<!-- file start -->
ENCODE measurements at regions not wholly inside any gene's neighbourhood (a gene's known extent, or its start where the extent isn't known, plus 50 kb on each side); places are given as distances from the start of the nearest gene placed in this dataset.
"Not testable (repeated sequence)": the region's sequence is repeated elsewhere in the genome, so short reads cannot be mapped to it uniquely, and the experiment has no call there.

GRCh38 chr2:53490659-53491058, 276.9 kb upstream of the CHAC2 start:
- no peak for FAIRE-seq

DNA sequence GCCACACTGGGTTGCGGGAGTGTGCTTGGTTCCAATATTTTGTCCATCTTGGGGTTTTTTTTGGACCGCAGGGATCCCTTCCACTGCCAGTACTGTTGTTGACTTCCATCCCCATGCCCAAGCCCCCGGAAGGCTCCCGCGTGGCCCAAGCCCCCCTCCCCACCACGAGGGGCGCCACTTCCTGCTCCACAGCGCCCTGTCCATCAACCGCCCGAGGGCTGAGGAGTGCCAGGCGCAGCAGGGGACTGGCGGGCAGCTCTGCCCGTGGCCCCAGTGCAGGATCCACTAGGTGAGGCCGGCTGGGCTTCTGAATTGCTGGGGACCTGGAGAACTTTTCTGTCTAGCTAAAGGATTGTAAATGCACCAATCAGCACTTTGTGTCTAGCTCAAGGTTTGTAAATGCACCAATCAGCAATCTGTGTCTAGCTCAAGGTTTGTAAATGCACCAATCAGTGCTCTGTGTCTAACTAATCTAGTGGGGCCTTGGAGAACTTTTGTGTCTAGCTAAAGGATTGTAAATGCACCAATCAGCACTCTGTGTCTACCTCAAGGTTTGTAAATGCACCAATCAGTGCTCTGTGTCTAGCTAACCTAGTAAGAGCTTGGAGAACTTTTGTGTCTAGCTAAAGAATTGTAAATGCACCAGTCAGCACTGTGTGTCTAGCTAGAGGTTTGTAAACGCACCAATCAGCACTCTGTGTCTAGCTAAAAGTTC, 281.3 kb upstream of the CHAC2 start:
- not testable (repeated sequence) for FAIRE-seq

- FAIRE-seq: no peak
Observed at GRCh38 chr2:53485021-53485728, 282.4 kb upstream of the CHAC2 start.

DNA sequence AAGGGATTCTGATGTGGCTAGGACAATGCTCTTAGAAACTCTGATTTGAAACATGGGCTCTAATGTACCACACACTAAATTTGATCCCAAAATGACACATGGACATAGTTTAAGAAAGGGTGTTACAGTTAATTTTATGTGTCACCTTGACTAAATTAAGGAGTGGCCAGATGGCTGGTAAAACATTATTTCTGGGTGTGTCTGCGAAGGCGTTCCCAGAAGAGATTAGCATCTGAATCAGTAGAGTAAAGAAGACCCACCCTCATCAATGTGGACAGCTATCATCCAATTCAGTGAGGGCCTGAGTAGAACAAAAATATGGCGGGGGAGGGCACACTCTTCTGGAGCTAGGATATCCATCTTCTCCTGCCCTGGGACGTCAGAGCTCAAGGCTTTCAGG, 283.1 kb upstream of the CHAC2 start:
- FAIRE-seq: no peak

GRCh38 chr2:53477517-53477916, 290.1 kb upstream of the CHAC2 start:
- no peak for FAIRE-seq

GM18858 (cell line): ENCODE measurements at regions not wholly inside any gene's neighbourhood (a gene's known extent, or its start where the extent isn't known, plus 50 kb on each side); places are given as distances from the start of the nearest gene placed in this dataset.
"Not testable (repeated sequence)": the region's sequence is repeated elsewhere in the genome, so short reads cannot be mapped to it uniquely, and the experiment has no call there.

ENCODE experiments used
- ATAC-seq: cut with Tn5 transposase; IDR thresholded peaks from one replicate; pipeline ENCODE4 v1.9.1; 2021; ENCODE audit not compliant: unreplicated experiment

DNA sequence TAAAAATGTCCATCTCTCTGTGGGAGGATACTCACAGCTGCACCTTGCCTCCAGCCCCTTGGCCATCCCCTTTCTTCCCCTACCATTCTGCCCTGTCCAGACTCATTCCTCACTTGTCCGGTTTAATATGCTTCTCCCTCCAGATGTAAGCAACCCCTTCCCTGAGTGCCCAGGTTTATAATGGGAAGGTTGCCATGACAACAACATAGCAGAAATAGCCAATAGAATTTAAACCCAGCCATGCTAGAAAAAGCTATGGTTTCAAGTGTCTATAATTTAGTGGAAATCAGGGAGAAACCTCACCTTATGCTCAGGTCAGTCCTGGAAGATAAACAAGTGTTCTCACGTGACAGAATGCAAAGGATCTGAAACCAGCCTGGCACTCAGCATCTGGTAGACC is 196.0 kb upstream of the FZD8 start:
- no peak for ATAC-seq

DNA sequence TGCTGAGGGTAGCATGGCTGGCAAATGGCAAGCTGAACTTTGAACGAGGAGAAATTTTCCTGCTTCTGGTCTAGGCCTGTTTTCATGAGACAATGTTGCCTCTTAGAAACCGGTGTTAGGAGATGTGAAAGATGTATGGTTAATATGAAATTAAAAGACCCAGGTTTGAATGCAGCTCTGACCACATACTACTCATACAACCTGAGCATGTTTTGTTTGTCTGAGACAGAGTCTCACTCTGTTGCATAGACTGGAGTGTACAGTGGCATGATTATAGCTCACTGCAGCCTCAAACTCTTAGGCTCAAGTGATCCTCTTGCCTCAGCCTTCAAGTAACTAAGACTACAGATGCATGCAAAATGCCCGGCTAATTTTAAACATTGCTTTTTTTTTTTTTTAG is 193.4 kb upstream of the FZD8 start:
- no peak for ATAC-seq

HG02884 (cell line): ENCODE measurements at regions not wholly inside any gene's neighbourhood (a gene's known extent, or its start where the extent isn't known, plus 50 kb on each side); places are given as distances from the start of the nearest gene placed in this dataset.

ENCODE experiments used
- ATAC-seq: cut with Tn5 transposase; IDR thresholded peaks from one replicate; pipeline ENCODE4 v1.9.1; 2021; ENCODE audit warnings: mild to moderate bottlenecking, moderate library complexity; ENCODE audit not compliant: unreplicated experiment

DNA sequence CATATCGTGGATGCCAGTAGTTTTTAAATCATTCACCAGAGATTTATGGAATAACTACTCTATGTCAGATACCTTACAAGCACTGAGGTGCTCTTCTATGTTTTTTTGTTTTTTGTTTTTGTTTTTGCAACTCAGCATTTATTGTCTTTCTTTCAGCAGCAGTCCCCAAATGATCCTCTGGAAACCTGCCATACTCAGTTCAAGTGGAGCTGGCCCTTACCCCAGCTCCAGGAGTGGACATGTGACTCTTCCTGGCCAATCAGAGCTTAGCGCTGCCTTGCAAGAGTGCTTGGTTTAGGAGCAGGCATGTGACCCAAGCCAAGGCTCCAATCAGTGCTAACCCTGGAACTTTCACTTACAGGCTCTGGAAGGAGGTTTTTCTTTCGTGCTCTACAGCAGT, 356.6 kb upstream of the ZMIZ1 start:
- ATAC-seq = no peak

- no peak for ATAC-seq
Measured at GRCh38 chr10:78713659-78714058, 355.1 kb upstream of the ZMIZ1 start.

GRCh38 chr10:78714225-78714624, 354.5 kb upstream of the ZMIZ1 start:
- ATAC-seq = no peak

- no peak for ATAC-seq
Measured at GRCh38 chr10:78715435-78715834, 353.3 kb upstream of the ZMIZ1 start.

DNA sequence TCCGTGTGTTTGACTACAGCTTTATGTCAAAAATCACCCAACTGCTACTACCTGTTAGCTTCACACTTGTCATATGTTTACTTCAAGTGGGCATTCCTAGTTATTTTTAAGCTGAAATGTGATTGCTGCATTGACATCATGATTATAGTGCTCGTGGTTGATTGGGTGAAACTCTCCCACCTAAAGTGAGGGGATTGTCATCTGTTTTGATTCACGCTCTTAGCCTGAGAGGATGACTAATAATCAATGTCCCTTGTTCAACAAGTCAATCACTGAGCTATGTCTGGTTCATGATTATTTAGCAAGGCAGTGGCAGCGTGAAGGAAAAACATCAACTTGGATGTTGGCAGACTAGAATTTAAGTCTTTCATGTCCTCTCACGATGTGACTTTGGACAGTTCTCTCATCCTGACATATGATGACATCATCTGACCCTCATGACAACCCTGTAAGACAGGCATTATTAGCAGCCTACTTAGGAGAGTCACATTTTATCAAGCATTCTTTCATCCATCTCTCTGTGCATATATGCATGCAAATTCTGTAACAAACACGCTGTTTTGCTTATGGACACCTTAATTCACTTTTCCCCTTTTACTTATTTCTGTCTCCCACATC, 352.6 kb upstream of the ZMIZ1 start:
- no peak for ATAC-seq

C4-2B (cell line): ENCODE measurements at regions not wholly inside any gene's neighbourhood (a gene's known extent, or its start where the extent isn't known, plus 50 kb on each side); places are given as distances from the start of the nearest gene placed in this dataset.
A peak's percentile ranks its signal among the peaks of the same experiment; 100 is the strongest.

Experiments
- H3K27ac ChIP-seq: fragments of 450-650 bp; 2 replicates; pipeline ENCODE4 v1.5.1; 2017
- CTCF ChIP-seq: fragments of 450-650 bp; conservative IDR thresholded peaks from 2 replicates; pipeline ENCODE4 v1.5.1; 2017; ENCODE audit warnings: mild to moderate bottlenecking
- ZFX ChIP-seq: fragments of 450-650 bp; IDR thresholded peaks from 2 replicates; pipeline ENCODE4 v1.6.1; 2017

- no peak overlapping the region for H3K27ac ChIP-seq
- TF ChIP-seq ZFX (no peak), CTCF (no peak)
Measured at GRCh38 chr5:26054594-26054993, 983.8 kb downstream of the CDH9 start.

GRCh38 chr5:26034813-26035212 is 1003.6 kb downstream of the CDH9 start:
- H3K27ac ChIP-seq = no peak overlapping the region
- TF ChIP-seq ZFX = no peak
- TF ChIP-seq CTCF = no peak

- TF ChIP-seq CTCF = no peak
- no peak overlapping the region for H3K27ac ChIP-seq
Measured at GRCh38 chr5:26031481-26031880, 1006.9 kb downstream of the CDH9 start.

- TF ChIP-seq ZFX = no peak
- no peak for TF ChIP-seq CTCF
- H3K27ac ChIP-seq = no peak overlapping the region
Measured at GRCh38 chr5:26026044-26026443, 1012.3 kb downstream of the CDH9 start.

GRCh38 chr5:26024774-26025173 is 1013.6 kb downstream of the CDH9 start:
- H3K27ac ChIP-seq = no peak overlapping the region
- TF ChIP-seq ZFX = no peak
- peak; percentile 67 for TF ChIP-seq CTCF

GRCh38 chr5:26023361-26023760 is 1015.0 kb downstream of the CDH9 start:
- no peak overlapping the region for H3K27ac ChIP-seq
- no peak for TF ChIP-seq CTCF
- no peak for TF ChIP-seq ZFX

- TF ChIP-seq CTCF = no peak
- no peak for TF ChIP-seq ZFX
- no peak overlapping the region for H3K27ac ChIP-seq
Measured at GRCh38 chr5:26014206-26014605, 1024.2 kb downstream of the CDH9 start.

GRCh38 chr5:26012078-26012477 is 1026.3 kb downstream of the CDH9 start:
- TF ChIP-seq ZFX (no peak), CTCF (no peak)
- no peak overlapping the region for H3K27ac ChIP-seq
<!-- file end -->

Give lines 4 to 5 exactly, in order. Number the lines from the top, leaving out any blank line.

- no peak for FAIRE-seq

DNA sequence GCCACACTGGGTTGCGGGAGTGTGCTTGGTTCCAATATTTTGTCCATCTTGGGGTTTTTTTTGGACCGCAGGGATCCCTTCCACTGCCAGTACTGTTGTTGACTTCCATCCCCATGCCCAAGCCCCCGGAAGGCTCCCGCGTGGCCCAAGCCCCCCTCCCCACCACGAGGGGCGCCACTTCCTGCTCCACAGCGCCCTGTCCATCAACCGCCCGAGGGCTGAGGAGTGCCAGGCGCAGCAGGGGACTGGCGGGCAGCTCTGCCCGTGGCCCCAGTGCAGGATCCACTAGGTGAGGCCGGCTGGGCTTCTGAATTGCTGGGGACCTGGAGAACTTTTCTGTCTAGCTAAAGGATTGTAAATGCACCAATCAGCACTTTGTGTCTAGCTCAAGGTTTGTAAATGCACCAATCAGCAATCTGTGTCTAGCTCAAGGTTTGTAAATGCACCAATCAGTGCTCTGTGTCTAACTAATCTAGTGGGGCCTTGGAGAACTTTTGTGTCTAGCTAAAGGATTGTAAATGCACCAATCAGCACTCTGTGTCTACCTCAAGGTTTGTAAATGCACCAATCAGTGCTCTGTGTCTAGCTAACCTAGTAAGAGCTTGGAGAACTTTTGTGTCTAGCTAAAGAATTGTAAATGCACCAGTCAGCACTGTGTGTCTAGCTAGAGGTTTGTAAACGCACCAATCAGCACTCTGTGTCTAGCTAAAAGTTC, 281.3 kb upstream of the CHAC2 start: